Court gives railroad OK for herbicide spraying over Native village objections

By Mary Pemberton
Achorage, Alaska (AP) July 2010

Alaska’s highest court gave a green light to the Alaska Railroad to spray weed killers along a section of track belonging to what is believed to be the last herbicide-free railroad in the nation.

The Supreme Court issued an order denying a review requested by environmental groups and a Native village. Plaintiffs’ lawyer Austin Williams said the court’s decision means that the railroad can begin spraying immediately.

“We are disappointed because certainly spraying by the railroad will have significant public health and environmental impacts and there is no way for the public to be informed and to avoid exposure to the harmful chemicals,” Williams said.

At issue is a plan to spray herbicide along 30 miles of tracks south of Anchorage. The railroad said it had tried other methods to keep weeds down, including torching and steaming the weeds, but weed killers are needed to keep vegetation from forcing apart tracks and concealing problems with fasteners. The railroad is facing fines for allowing too much vegetation to grow.

The Department of Environmental Conservation issued a permit earlier this year allowing the railroad to spray glyphosate, the active ingredient in Roundup and Agridex, which increases the effectiveness of the herbicide. The permit allowed the spraying along the railroad’s right of way between Indian and Seward for a two-year period beginning June 9. The permit does not require that the public be notified when spraying occurs.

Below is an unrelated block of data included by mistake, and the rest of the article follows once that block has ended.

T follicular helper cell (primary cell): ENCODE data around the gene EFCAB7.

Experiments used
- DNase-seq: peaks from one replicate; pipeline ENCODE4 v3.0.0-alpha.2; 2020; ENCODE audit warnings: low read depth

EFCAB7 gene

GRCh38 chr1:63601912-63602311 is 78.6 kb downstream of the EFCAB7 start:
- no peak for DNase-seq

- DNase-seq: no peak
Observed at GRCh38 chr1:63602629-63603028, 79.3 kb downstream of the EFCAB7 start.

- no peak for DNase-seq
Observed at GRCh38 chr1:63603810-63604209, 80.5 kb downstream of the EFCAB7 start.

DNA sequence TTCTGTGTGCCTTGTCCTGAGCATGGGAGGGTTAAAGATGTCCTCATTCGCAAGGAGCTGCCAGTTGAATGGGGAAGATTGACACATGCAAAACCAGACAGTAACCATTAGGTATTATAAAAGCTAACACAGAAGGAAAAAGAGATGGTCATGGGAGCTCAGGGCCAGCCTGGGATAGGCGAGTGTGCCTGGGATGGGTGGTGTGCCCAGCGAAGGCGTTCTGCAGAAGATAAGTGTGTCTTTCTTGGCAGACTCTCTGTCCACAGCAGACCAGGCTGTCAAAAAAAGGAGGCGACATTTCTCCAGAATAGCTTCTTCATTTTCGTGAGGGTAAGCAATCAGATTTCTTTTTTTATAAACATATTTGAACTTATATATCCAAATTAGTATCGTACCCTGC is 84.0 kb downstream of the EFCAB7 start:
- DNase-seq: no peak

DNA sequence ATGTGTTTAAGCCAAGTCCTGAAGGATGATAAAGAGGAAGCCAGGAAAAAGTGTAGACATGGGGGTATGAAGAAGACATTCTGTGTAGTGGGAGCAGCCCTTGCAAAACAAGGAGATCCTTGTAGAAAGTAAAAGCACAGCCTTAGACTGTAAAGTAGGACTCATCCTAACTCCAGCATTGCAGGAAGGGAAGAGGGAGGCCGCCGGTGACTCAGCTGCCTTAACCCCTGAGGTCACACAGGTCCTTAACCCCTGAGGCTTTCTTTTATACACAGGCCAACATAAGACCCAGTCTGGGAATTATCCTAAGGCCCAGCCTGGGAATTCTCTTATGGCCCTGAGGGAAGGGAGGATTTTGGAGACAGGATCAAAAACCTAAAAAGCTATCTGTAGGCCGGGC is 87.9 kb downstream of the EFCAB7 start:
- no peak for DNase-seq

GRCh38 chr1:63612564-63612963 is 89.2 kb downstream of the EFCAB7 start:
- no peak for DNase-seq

The Alaska Community on Toxics, Alaska Center for the Environment, Alaska Survival, Cook Inletkeeper and the Native Village of Eklutna filed a lawsuit. They contend that the chemicals will foul drinking water and harm salmon streams.

The groups and the Native village managed to get several court stays, including one issued by the Supreme Court during July. The court lifted that stay on July 23. No explanation was provided in the two-page court order.

Kristin Ryan, director of the Division of Environmental Health, said all of the objections to the plan were reviewed during the permitting process.

“The chemicals they are proposing are extremely safe and the method they are using to apply them provides an extra barrier of protection,” she said. “The court has affirmed ... that there will not be adverse affects to human health or the environment.”

Railroad spokeswoman Wendy Lindskoog said spraying would begin as soon as the railroad could get people in place and weather permitted. The plan is to apply the herbicide with a low-pressure nozzle 2 to 3 feet off the ground in non-windy conditions.

The permit contains some restrictions, including no spraying within 200 feet of groundwater or within 100 feet of a stream or pond.




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